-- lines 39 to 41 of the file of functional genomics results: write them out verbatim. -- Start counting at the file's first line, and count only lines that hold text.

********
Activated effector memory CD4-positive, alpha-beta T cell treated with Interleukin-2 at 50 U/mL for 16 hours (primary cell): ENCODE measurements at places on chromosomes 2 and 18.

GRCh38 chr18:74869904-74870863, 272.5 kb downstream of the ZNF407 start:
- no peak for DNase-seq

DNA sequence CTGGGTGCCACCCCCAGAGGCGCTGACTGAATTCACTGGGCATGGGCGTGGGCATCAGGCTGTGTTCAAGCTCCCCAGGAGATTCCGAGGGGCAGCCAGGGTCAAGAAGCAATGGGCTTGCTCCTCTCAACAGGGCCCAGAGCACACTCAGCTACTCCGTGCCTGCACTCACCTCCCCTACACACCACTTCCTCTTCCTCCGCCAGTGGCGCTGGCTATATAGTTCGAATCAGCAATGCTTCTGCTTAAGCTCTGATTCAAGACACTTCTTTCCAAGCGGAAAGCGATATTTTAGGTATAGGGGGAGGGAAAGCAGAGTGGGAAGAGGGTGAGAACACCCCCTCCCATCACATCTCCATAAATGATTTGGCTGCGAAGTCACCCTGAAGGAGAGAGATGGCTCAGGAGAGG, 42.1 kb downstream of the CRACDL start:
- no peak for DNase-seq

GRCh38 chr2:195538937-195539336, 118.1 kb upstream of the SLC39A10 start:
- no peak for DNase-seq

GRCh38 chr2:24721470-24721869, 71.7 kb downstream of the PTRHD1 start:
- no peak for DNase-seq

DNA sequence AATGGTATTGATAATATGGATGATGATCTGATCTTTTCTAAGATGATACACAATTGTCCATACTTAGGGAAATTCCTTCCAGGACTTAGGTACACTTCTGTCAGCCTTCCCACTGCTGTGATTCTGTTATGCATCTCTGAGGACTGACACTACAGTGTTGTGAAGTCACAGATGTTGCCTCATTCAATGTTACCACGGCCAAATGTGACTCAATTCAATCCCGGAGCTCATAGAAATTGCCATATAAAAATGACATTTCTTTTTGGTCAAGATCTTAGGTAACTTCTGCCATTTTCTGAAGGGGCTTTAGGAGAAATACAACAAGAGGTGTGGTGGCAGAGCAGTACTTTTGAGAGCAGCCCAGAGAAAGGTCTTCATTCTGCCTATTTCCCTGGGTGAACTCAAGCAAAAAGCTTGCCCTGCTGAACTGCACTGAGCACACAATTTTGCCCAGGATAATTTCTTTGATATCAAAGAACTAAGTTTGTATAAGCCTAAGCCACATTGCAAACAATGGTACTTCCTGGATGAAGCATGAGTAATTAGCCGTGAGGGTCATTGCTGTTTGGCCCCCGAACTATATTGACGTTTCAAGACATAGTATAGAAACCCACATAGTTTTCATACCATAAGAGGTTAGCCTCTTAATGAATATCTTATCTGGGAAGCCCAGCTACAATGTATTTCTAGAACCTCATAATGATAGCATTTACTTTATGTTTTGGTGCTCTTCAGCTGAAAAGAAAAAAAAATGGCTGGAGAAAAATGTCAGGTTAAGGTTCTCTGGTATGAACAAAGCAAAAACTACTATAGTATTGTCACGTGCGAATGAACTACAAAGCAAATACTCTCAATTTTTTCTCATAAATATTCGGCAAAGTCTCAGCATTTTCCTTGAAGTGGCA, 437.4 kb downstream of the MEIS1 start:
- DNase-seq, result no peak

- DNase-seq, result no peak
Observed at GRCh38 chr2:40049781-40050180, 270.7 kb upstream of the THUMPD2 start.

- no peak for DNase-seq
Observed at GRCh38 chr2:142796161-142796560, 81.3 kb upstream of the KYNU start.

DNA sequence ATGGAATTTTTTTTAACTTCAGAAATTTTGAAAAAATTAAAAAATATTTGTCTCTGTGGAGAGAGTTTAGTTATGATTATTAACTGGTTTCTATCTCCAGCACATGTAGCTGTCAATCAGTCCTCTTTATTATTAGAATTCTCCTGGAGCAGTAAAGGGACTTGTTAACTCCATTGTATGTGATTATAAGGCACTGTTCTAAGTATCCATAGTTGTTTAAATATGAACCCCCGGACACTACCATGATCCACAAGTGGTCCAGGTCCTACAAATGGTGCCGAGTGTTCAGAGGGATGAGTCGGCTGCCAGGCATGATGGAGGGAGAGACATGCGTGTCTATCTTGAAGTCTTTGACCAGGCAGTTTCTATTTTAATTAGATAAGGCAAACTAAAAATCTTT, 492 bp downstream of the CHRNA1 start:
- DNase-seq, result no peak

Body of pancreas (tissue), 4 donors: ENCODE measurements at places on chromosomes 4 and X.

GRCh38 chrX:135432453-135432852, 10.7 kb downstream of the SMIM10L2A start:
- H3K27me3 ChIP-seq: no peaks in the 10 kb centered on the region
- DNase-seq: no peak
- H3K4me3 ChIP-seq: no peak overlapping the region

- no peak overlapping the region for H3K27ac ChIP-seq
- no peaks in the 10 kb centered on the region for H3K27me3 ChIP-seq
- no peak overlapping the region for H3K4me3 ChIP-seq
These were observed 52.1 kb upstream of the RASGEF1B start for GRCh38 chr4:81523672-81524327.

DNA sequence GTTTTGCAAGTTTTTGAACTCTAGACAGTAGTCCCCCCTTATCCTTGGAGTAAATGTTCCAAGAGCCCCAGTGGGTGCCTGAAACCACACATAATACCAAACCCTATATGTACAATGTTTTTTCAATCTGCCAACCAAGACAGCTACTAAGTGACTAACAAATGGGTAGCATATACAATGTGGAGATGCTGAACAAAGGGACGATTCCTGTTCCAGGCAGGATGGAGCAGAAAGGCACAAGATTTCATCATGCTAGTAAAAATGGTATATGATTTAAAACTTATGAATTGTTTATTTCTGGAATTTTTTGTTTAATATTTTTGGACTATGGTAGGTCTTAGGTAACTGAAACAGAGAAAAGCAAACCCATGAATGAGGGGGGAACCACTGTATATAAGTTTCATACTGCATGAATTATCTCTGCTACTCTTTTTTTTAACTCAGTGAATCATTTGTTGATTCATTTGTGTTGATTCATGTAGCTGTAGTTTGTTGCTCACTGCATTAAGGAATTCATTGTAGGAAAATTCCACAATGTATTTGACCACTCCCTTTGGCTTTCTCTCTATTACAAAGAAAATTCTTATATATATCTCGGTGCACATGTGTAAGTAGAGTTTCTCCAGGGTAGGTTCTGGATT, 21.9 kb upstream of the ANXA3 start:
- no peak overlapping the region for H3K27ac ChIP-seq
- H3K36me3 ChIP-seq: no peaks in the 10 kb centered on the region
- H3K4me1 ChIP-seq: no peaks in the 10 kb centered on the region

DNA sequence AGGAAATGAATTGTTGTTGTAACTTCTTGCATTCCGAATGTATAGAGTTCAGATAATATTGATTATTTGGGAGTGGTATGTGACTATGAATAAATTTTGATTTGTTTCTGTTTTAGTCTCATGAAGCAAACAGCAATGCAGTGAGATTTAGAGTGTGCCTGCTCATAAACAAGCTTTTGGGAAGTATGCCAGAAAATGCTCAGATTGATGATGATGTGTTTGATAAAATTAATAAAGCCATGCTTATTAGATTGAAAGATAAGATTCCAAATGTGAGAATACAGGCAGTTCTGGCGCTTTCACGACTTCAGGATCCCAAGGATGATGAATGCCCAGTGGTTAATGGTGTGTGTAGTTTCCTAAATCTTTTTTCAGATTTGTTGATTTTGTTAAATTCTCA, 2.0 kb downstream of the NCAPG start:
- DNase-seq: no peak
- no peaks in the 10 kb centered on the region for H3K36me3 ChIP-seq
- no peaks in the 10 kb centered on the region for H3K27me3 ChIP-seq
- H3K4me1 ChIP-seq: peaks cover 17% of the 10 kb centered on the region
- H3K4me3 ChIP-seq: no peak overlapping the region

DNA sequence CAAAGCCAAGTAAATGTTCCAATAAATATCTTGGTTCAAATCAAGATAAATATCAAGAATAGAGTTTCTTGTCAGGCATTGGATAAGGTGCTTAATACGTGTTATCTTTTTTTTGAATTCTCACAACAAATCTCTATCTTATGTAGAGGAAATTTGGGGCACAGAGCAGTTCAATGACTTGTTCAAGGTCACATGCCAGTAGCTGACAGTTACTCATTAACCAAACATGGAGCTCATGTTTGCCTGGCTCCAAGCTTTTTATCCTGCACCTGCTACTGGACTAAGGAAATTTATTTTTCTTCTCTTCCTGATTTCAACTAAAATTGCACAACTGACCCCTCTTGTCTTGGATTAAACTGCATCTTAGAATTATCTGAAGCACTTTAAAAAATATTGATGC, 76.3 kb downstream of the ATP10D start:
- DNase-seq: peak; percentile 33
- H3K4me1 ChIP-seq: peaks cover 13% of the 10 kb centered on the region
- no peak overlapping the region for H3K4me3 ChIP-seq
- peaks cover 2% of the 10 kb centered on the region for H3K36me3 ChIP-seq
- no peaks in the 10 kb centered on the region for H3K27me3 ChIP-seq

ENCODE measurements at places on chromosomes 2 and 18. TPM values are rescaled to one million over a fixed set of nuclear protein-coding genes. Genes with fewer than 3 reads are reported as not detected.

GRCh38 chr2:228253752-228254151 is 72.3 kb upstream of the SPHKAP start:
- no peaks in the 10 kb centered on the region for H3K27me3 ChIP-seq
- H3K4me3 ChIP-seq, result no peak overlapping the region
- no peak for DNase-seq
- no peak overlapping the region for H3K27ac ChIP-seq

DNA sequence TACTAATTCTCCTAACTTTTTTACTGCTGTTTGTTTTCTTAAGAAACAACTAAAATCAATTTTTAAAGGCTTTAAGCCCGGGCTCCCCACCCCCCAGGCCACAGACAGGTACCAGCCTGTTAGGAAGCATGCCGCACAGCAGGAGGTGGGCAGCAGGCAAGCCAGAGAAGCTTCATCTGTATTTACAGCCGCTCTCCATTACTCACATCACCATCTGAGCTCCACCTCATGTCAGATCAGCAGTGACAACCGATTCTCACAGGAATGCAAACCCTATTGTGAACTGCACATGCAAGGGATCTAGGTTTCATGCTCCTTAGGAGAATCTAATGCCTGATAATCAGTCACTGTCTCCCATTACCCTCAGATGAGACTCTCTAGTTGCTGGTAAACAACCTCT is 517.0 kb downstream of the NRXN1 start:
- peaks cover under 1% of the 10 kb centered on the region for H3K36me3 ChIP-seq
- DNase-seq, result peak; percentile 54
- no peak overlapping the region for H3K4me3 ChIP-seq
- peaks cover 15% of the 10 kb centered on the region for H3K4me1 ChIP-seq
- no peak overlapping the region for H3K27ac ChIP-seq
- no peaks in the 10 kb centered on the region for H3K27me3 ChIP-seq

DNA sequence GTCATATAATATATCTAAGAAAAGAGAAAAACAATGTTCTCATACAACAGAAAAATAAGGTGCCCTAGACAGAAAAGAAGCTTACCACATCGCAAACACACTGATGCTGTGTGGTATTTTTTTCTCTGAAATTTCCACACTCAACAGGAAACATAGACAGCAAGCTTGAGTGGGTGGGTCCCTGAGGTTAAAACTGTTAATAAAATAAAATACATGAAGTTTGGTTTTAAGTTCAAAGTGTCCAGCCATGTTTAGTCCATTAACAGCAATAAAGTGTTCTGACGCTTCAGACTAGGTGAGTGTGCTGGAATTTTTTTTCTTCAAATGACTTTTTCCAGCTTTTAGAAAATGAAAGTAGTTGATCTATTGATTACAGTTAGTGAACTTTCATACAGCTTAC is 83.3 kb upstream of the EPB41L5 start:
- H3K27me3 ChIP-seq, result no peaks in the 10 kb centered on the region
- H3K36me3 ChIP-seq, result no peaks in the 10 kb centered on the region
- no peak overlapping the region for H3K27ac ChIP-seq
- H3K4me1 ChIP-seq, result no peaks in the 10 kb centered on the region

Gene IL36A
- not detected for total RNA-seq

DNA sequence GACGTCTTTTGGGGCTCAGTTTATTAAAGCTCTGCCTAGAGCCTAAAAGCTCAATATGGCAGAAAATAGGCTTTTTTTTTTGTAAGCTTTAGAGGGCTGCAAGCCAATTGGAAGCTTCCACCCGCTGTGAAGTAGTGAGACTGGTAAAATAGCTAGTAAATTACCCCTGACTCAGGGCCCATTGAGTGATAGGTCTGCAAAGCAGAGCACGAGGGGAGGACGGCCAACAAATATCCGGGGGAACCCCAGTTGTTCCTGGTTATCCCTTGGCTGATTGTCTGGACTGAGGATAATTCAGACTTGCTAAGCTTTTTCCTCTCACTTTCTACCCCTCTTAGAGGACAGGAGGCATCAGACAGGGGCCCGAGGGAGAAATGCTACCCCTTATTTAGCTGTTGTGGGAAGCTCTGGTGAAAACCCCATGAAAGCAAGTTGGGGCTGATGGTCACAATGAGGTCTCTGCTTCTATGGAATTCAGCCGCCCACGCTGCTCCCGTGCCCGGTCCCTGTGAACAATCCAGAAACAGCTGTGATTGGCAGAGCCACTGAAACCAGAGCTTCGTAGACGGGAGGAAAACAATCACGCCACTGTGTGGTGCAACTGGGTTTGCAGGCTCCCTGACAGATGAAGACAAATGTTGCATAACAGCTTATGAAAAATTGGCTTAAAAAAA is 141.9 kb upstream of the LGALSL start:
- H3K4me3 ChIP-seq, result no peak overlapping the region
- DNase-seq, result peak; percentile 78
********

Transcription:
- H3K4me1 ChIP-seq: peaks cover 13% of the 10 kb centered on the region
- no peak overlapping the region for H3K4me3 ChIP-seq
- peaks cover 2% of the 10 kb centered on the region for H3K36me3 ChIP-seq